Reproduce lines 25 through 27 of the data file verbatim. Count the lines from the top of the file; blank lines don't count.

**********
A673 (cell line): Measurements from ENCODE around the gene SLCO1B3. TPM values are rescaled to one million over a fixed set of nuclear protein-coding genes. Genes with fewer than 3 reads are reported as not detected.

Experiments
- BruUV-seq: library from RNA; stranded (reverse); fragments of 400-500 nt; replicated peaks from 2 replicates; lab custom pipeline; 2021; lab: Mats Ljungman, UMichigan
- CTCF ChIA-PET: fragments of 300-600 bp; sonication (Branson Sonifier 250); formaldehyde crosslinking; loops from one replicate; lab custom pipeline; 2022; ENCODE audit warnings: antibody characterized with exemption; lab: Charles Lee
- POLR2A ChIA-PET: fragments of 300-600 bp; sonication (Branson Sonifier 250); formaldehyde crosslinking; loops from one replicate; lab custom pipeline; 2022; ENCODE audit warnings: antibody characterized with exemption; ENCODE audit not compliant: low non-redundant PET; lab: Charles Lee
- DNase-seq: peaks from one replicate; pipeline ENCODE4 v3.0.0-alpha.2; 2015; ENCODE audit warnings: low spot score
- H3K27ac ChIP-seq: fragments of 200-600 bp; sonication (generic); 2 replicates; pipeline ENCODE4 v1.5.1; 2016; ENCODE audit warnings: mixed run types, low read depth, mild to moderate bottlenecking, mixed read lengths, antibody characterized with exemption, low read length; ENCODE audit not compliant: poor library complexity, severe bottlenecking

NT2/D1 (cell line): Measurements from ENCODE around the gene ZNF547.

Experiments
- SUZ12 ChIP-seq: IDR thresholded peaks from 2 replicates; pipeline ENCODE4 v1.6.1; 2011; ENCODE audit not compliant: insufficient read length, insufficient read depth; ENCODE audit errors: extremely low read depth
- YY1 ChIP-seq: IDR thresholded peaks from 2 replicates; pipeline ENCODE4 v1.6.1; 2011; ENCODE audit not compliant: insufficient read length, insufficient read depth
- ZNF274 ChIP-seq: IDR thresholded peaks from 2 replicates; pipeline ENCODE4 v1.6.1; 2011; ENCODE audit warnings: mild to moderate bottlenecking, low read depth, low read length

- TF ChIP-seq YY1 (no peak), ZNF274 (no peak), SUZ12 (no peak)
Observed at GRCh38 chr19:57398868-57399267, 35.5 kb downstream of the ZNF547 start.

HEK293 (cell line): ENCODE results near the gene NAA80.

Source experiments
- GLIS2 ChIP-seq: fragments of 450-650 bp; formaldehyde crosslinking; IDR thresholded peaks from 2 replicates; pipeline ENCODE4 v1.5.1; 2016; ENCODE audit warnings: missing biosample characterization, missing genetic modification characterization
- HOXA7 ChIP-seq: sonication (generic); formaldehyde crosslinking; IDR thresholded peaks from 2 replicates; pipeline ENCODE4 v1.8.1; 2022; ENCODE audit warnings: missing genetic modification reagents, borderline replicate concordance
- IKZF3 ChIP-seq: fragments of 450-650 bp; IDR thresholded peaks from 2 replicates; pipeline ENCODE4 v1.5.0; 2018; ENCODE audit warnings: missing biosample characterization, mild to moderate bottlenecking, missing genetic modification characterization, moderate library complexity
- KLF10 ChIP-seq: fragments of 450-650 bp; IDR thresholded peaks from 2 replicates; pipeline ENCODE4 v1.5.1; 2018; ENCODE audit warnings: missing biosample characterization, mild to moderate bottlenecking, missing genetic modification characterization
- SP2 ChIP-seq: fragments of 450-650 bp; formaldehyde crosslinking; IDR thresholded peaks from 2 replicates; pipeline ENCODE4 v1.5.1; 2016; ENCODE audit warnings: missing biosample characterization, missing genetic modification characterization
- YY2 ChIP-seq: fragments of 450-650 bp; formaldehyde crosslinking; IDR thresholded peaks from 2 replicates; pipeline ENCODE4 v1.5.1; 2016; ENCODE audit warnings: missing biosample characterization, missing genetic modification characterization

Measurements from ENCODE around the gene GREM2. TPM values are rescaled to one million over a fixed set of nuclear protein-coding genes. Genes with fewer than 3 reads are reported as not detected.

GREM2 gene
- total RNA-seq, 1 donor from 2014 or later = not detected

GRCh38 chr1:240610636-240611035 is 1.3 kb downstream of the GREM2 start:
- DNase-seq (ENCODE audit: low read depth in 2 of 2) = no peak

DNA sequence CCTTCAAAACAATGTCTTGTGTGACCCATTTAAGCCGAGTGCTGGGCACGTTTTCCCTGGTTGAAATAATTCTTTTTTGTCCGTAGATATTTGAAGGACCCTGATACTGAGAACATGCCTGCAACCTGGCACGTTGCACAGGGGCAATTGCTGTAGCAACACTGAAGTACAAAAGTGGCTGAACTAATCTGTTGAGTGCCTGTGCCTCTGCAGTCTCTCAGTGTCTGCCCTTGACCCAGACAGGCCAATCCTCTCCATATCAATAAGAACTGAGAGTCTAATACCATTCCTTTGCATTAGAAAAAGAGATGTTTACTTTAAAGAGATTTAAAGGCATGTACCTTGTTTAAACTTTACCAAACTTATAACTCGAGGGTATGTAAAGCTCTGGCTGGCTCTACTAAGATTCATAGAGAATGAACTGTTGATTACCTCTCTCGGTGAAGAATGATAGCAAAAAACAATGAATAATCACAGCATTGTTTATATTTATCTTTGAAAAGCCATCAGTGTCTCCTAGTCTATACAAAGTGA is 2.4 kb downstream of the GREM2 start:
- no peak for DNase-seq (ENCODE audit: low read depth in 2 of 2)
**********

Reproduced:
- total RNA-seq, 1 donor from 2014 or later = not detected

GRCh38 chr1:240610636-240611035 is 1.3 kb downstream of the GREM2 start:
- DNase-seq (ENCODE audit: low read depth in 2 of 2) = no peak